In school, you probably were taught that a paragraph is the development of a complete thought. That is a contents-based definition. In OpenOffice.org or any other word processor, a paragraph also has a format definition: the contents of the document from the mouse cursor's position when you begin to type to the place where you either press the Enter key or end the document. Even if you type only a title, when you press the Enter key, you have ended one paragraph and started another. This definition may seem obvious to experienced computer users. It is worth mentioning, however, because it stresses the importance of paragraphs in document design. Because aragraphs are so common in word processor documents, and because they are so well-defined, paragraphs probably are the most important elements in document design. In other word processors, they even can compensate partly for the inability to design pages. Paragraphs in Writer don't have to work so hard, because page styles do part of the work of formatting. Yet, if anything, Writer has even more settings for paragraph styles than do most other word processors. In fact, some posters to the OpenOffice.org user's list actually have complained about the number of choices available. Fortunately, most of these choices have reasonable defaults and can be ignored until needed.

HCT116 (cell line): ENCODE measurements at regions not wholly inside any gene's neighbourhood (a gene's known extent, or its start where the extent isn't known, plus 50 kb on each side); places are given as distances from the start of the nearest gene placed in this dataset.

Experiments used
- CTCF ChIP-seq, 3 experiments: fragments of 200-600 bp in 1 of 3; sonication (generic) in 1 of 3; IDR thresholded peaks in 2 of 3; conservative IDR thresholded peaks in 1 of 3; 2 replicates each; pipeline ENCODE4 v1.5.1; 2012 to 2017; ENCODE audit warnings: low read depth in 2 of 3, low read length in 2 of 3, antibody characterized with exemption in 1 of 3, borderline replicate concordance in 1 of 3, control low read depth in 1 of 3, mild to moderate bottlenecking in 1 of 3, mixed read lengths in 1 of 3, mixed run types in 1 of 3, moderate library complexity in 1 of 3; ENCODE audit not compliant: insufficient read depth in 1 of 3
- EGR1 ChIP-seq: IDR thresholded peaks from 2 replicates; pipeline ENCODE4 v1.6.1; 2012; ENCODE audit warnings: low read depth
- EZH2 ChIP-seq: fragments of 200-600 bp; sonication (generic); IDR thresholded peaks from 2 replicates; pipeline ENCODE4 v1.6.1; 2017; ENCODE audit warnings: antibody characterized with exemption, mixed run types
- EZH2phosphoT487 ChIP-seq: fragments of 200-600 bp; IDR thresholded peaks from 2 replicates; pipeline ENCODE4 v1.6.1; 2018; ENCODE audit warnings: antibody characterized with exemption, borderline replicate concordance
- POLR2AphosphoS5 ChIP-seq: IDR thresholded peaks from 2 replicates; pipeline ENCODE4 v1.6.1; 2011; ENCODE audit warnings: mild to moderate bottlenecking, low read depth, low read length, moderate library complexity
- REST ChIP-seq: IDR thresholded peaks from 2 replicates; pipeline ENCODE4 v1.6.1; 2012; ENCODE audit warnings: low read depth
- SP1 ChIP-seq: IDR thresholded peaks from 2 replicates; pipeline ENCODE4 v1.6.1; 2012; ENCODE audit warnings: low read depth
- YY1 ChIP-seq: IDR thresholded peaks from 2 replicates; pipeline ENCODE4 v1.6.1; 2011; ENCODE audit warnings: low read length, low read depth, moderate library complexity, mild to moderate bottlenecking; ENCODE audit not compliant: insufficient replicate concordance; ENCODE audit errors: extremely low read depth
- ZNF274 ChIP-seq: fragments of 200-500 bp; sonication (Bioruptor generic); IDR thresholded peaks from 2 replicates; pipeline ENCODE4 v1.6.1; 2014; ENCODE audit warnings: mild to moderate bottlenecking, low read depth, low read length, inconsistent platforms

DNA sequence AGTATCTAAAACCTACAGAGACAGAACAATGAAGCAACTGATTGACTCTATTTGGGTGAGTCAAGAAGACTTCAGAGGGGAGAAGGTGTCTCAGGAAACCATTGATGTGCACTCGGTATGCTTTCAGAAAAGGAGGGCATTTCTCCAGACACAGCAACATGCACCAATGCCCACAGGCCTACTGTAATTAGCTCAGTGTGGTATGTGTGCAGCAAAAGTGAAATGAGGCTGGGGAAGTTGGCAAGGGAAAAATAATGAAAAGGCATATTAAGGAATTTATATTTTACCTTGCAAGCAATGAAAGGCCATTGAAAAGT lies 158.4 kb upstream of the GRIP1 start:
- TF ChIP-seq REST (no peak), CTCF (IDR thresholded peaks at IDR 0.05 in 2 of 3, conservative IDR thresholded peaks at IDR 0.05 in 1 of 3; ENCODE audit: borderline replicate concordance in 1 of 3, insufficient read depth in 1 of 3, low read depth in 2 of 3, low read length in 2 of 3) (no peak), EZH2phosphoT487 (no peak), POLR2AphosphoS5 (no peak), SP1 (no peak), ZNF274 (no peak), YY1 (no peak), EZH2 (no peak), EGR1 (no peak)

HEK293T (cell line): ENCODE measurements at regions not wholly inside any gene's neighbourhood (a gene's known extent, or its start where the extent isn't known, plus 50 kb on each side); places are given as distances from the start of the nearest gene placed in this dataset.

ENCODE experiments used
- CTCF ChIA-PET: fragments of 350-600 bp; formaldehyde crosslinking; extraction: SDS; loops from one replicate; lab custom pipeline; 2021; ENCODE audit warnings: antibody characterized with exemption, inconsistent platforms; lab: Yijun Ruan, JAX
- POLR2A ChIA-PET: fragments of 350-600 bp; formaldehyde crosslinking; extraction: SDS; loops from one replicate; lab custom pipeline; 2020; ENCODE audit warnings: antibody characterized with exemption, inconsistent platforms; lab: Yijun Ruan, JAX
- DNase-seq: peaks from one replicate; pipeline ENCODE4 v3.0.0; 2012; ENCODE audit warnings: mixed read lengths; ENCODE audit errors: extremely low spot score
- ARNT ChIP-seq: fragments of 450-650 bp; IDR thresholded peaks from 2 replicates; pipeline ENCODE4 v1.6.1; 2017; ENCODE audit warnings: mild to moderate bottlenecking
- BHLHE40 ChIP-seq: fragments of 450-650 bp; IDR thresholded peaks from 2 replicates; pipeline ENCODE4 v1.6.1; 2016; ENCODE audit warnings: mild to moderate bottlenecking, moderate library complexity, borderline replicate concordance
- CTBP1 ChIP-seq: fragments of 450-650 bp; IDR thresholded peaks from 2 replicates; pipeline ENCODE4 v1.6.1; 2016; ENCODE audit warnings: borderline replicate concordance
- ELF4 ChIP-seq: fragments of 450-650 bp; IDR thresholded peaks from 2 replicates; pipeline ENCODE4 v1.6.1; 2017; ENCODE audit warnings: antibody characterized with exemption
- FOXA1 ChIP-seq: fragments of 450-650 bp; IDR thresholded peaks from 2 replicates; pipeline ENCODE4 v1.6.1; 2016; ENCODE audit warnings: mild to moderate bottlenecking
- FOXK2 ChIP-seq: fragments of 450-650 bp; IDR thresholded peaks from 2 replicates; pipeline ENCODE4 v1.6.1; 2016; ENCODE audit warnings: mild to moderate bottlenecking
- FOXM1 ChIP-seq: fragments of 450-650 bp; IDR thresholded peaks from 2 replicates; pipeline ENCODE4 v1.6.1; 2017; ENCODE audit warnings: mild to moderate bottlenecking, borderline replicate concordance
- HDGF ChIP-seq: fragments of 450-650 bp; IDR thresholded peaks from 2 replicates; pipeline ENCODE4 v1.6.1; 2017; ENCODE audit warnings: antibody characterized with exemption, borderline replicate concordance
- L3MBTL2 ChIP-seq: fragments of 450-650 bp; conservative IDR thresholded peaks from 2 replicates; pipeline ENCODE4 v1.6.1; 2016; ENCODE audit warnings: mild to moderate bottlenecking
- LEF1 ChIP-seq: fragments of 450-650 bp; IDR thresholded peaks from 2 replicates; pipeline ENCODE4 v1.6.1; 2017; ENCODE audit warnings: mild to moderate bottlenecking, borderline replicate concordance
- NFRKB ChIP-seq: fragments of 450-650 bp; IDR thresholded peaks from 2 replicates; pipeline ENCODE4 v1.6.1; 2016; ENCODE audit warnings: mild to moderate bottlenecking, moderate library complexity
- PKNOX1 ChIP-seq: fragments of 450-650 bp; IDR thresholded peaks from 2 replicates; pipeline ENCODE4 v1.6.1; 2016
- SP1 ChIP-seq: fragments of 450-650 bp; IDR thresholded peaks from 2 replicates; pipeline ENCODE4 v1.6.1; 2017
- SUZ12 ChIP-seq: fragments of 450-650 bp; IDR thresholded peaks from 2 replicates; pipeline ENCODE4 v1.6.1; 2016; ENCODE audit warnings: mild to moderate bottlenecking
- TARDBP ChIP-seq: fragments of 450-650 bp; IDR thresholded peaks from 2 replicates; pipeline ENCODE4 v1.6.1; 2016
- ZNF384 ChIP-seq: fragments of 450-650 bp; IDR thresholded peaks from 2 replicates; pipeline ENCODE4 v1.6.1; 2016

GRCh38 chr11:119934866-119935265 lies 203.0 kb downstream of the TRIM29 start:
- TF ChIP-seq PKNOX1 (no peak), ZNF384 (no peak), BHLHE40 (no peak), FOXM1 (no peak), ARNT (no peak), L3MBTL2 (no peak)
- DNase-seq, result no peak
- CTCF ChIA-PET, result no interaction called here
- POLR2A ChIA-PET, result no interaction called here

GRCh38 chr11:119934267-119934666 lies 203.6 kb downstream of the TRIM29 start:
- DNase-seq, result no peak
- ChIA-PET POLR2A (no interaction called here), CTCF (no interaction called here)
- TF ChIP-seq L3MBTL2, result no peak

Read the article

June 02, 2004 12:05 PM | Permalink | 0 Comments | 0 TrackBacks
Back Next
You're here: Home - June 2004 Entries
Get the Mozilla Firefox browser